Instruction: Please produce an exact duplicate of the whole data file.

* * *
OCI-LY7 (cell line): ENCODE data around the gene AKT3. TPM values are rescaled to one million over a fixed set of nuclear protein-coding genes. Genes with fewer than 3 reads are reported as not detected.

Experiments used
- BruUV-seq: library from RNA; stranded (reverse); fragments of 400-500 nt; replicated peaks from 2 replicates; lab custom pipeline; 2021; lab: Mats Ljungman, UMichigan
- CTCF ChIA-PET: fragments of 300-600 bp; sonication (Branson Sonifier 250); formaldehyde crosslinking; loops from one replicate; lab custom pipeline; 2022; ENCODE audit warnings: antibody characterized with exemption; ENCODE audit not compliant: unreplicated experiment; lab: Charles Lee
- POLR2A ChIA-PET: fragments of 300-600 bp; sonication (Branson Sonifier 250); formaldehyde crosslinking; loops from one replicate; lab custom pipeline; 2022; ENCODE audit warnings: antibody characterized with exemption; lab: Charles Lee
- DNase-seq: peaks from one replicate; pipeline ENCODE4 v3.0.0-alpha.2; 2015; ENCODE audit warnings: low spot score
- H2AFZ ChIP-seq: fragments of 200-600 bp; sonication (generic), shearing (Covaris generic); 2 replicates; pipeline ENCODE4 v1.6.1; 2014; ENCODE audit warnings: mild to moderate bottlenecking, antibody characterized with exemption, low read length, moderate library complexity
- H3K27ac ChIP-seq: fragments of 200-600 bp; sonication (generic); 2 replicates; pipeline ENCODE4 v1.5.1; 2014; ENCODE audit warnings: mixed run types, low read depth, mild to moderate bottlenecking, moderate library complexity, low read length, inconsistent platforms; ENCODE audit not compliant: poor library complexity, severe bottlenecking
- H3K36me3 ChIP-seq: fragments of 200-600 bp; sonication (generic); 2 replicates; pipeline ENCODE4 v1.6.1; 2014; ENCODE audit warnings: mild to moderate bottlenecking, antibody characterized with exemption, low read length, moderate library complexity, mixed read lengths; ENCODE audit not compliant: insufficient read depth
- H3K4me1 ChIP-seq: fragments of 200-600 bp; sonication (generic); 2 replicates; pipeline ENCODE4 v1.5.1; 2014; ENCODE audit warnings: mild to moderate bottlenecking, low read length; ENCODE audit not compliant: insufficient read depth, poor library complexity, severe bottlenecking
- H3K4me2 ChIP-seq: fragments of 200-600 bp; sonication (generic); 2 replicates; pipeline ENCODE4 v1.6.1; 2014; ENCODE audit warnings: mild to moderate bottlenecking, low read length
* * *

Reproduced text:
OCI-LY7 (cell line): ENCODE data around the gene AKT3. TPM values are rescaled to one million over a fixed set of nuclear protein-coding genes. Genes with fewer than 3 reads are reported as not detected.

Experiments used
- BruUV-seq: library from RNA; stranded (reverse); fragments of 400-500 nt; replicated peaks from 2 replicates; lab custom pipeline; 2021; lab: Mats Ljungman, UMichigan
- CTCF ChIA-PET: fragments of 300-600 bp; sonication (Branson Sonifier 250); formaldehyde crosslinking; loops from one replicate; lab custom pipeline; 2022; ENCODE audit warnings: antibody characterized with exemption; ENCODE audit not compliant: unreplicated experiment; lab: Charles Lee
- POLR2A ChIA-PET: fragments of 300-600 bp; sonication (Branson Sonifier 250); formaldehyde crosslinking; loops from one replicate; lab custom pipeline; 2022; ENCODE audit warnings: antibody characterized with exemption; lab: Charles Lee
- DNase-seq: peaks from one replicate; pipeline ENCODE4 v3.0.0-alpha.2; 2015; ENCODE audit warnings: low spot score
- H2AFZ ChIP-seq: fragments of 200-600 bp; sonication (generic), shearing (Covaris generic); 2 replicates; pipeline ENCODE4 v1.6.1; 2014; ENCODE audit warnings: mild to moderate bottlenecking, antibody characterized with exemption, low read length, moderate library complexity
- H3K27ac ChIP-seq: fragments of 200-600 bp; sonication (generic); 2 replicates; pipeline ENCODE4 v1.5.1; 2014; ENCODE audit warnings: mixed run types, low read depth, mild to moderate bottlenecking, moderate library complexity, low read length, inconsistent platforms; ENCODE audit not compliant: poor library complexity, severe bottlenecking
- H3K36me3 ChIP-seq: fragments of 200-600 bp; sonication (generic); 2 replicates; pipeline ENCODE4 v1.6.1; 2014; ENCODE audit warnings: mild to moderate bottlenecking, antibody characterized with exemption, low read length, moderate library complexity, mixed read lengths; ENCODE audit not compliant: insufficient read depth
- H3K4me1 ChIP-seq: fragments of 200-600 bp; sonication (generic); 2 replicates; pipeline ENCODE4 v1.5.1; 2014; ENCODE audit warnings: mild to moderate bottlenecking, low read length; ENCODE audit not compliant: insufficient read depth, poor library complexity, severe bottlenecking
- H3K4me2 ChIP-seq: fragments of 200-600 bp; sonication (generic); 2 replicates; pipeline ENCODE4 v1.6.1; 2014; ENCODE audit warnings: mild to moderate bottlenecking, low read length